by Bryan England
Preserve Manager, Annie Louise Wilkerson, MD Nature Preserve Park
In the summer of 2021, the UNC-Chapel Hill Herbarium received an unexpected specimen, a rare native wildflower known as “red wood lettuce” (Lactuca hirsuta), which had not been collected in the North Carolina Piedmont in over 50 years. According to Bruce Sorrie and Harry LeGrand, “[Lactuca hirsuta] has clearly declined in [North Carolina], apparently alarmingly, and few if any recent botanists/biologists have seen it. Thus, [we] are making a drastic suggested State Rank of S1? [the highest State Rarity rank] and believe that it should go onto a Watch List, and probably onto the Significantly Rare list. The disappearance of the species from NC mirrors that from some or many other areas within its fairly large range; perhaps it was adapted to fire for survival.”1 This welcome re-discovery of red wood lettuce came from an unexpected place – “Annie Louise Wilkerson, MD Nature Preserve Park”. Where is this Park? Who was Dr. Annie Louise Wilkerson, and what does she have to do with rare plant conservation?
When Dr. Annie Louise Wilkerson was honored with the North Carolina Award for “Science” by the Governor in 2004, the emphasis was on her pioneering career in medicine. After earning her B.S. from the University of North Carolina at Chapel Hill in 1936, the young Annie defied expectations by earning her M.D. from the University of Virginia and then returning to Raleigh to practice medicine. During her 40-year career as a physician she achieved many “firsts”: first female intern in a Raleigh hospital (to overcome resistance to having a female intern, she agreed to work for free and live in the maternity ward at Rex Hospital); first female resident at Rex Hospital; first female OB/GYN in Raleigh; president of staff at Rex Hospital; and president of the Wake County Medical Society. She was the first chief of staff at the new Wake Memorial Hospital. Wake Memorial led the racial integration of Raleigh’s hospital system. She was also a leader in support of medical education and research, sponsoring the creation of two professorships at UNC-Chapel Hill — one in family medicine and one in obstetrics and gynecology.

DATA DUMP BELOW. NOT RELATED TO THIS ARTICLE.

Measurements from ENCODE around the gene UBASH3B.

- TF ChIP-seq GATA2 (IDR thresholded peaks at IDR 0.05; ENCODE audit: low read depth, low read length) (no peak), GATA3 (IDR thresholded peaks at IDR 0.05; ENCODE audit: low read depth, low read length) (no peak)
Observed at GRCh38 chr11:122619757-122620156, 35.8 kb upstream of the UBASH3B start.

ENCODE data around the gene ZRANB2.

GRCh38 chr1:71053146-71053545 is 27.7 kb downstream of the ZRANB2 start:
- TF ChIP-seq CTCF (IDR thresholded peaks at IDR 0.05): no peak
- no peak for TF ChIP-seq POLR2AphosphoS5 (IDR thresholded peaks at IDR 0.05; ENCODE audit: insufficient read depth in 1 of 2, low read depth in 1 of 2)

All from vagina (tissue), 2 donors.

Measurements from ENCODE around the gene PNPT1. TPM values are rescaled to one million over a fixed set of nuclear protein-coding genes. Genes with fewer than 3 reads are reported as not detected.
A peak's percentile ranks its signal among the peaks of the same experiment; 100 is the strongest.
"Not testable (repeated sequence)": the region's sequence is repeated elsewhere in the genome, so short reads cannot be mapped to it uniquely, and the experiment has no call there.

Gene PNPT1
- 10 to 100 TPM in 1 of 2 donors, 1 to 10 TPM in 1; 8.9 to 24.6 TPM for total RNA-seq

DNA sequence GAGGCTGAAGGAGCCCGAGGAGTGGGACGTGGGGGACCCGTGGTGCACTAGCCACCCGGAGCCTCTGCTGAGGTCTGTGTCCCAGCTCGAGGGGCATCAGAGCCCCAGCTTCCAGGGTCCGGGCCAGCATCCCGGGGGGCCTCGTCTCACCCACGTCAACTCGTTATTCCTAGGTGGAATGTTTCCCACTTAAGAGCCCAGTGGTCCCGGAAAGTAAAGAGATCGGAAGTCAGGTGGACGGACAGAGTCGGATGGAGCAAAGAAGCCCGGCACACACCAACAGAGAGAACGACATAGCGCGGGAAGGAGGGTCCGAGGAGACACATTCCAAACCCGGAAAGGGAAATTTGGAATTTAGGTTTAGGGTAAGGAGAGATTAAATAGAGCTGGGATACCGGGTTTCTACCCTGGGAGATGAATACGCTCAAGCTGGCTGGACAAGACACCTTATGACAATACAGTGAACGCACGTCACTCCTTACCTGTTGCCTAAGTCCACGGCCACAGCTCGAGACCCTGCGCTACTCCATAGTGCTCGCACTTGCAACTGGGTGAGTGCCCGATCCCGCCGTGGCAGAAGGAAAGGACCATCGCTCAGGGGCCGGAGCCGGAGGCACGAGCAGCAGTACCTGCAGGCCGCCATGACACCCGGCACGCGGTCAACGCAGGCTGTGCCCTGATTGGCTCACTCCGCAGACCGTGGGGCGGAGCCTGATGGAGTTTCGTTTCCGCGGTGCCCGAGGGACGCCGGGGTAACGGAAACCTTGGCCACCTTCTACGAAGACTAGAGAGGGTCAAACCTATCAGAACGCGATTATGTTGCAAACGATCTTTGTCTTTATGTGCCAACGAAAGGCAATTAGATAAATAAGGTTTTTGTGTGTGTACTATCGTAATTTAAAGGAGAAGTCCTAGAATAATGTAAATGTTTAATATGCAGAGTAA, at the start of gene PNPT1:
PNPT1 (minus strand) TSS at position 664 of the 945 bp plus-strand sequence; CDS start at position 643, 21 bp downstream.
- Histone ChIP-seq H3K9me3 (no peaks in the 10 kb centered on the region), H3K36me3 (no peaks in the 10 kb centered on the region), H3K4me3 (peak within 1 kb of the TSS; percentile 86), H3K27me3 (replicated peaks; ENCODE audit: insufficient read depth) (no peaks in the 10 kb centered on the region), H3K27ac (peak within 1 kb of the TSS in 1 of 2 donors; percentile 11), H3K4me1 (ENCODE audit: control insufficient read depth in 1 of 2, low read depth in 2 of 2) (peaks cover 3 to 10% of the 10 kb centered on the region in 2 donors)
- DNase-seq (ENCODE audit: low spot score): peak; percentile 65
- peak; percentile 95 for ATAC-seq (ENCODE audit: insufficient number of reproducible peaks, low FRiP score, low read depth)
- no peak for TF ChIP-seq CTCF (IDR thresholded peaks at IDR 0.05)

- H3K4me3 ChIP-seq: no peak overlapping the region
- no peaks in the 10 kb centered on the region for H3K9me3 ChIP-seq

Aside from all her accomplishments in medicine, Dr. Annie (as she was widely and affectionately known, to avoid confusion with her father and brother, who were also “Dr. Wilkerson”) was also quietly planning to leave a legacy in conservation. In the 1950’s Dr. Annie purchased a small farm in what was then a remote part of northern Wake County near the Neuse River. From this start of mostly cow pastures, Dr. Annie gradually purchased adjacent parcels. These parcels contained a variety of forest types. Some parcels were mature stands of mesic hardwoods, with majestic American beeches and 200 year-old white oaks. Other parcels contained rocky ridges with post and blackjack oaks mixed with sand hickory and shortleaf pine. Other areas were secondary forest dominated by mature loblolly pine. Others were seepage wetlands with sweet bays and swamp tupelos. Although she was advised that these areas of mature trees could be logged for profit, Dr. Annie instead held onto these lands as she acquired them, without selling off the timber.
In the early 1990’s when Dr. Annie learned of another adjacent parcel containing a small flatrock that was going to be sold off and densely developed, she acted quickly and purchased it herself, despite the fact that it cost more than what she had spent on all her other properties up to that time.
As a result of her sacrifice to save this remnant flatrock community, readers of the North Carolina Botanical Garden’s 2019 book Wildflowers of the Atlantic Southeast will find a photograph on page 357 of Appalachian Rock-pink (Phemeranthus teretifolius) that was taken at the flatrock Dr. Annie preserved.